Fresh Air

Weekday at 6:00 p.m on News and Talk and News and Classical, Weekdays at 1:00 pm on News and Talk

Fresh Air with Terry Gross, the Peabody Award-winning weekday magazine of contemporary arts and issues, is one of public radio's most popular programs. Each week, nearly 4.5 million people listen to the show's intimate conversations broadcast on more than 450 National Public Radio (NPR) stations across the country, as well as in Europe on the World Radio Network.

Though Fresh Air has been categorized as a "talk show," it hardly fits the mold. Its 1994 Peabody Award citation credits Fresh Air with "probing questions, revelatory interviews and unusual insights." And a variety of top publications count Gross among the country's leading interviewers. The show gives interviews as much time as needed, and complements them with comments from well-known critics and commentators.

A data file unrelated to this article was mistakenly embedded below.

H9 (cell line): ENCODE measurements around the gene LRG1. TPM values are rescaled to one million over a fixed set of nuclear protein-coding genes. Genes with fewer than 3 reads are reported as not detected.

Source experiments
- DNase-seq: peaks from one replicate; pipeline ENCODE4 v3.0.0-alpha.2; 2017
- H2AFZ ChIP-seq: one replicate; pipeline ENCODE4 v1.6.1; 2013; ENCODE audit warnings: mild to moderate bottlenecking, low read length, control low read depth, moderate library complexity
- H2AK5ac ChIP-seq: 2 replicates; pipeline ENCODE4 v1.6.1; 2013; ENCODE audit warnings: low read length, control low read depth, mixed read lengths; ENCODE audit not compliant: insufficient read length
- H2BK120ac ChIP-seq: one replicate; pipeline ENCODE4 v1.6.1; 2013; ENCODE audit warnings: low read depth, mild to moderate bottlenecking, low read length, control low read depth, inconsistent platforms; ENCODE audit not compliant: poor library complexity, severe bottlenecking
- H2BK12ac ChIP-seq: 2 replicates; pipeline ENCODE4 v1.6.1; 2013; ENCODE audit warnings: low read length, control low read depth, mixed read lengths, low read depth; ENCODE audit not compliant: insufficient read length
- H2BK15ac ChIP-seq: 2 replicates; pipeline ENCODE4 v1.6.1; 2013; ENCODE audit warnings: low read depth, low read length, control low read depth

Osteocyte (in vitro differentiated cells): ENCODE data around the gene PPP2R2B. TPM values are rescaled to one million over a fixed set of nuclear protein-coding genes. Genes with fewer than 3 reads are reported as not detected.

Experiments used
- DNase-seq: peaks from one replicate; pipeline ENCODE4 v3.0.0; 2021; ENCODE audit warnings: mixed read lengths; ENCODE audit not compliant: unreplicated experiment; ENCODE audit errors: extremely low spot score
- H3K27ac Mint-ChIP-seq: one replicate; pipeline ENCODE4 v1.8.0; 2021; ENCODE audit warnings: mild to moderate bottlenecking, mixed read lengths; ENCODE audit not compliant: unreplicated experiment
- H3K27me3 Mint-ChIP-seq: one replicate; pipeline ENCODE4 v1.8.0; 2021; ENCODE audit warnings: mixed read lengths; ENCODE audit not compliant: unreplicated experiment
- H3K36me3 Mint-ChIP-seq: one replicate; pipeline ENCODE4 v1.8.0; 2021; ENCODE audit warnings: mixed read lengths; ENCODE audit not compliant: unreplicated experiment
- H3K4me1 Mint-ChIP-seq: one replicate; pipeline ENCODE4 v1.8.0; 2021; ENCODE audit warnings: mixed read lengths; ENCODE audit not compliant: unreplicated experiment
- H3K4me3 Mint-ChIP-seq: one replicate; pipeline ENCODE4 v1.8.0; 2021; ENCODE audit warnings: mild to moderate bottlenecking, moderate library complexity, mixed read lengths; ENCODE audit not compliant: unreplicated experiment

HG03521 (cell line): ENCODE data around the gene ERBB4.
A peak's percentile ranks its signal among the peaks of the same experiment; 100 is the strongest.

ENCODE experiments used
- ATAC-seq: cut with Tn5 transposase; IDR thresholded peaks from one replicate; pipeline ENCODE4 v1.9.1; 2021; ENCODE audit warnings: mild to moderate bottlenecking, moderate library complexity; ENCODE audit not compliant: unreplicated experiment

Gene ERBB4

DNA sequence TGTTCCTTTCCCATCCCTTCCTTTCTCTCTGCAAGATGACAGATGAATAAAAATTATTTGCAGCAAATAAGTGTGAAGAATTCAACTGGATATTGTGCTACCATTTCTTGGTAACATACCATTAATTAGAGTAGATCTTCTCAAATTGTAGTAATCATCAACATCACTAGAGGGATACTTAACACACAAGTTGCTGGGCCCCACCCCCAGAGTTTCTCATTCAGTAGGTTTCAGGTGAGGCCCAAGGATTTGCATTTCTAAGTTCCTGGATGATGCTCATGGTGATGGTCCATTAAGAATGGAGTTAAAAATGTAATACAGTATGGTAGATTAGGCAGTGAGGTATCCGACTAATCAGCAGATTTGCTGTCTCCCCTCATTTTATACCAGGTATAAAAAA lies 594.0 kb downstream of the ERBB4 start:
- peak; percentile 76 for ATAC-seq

Fresh Air is produced at WHYY-FM in Philadelphia and broadcast nationally by NPR.

If you feel like Internet ads are more pervasive and invasive than ever before, you're not alone. Author Tim Wu tells Fresh Air's Terry Gross that the Web has gotten worse over the years, not better — and unrelenting ads are to blame.

"I think you spend 50 percent of your mental energy trying to defeat ad systems," Wu says. "It's amazing that we've got this great scientific invention, the Web and the Internet, and then it has come to the point where using it reminds me of swatting mosquitoes."

Fresh Air Weekend highlights some of the best interviews and reviews from past weeks, and new program elements specially paced for weekends. Our weekend show emphasizes interviews with writers, filmmakers, actors and musicians, and often includes excerpts from live in-studio concerts. This week:

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Tower is an animated documentary that tells the story of a massacre that happened 50 years ago and was a historic first: A man with no record of violence shot at people at random for no logical reason.

It was Aug. 1, 1966, in the middle of a 100-degree day at the University of Texas at Austin. The shots came from the clock tower at the center of the campus. A woman eight months pregnant was the first to fall, soon to be followed by her boyfriend and a boy delivering newspapers on his bicycle. It's not the usual subject for a cartoon.